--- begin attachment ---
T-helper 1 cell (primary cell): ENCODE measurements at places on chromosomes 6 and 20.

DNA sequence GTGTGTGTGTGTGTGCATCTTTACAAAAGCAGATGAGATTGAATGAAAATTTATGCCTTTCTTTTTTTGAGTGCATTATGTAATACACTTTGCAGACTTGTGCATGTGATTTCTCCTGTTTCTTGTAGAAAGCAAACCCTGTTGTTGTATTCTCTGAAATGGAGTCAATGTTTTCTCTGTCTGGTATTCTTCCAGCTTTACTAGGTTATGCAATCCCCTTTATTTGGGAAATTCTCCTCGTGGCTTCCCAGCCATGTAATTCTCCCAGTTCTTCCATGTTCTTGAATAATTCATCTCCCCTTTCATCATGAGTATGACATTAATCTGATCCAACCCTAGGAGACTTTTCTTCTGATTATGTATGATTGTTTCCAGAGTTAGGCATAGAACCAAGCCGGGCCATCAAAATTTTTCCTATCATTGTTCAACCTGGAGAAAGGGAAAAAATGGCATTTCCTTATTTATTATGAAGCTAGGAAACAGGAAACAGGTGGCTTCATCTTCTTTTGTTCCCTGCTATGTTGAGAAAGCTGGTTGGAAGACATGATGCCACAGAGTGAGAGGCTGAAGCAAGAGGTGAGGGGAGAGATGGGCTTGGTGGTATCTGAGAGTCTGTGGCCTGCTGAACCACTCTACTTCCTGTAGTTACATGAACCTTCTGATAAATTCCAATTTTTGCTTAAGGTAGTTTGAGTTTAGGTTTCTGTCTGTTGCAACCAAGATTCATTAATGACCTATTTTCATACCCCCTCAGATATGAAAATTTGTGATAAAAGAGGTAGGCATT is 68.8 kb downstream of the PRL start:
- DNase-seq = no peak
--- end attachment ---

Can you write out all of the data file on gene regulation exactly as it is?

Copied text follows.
T-helper 1 cell (primary cell): ENCODE measurements at places on chromosomes 6 and 20.

DNA sequence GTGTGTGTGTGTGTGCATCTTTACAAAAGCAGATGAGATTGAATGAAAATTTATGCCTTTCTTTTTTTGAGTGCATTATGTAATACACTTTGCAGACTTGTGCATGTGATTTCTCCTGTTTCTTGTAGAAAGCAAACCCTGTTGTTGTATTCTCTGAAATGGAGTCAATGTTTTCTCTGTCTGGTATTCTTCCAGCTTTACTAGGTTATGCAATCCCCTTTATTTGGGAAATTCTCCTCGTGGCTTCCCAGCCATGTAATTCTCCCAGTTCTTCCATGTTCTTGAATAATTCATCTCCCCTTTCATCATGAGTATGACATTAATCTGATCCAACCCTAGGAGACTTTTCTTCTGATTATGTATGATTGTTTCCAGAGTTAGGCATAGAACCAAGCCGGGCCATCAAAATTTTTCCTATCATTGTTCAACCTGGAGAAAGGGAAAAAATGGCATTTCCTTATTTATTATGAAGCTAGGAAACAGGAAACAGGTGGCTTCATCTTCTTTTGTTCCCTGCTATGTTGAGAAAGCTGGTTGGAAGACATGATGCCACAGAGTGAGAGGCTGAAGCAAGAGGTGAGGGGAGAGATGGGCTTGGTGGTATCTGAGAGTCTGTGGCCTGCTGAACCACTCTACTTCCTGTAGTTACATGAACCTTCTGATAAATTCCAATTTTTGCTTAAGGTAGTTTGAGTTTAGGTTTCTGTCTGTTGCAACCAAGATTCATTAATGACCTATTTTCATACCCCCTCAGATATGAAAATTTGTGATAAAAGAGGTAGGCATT is 68.8 kb downstream of the PRL start:
- DNase-seq = no peak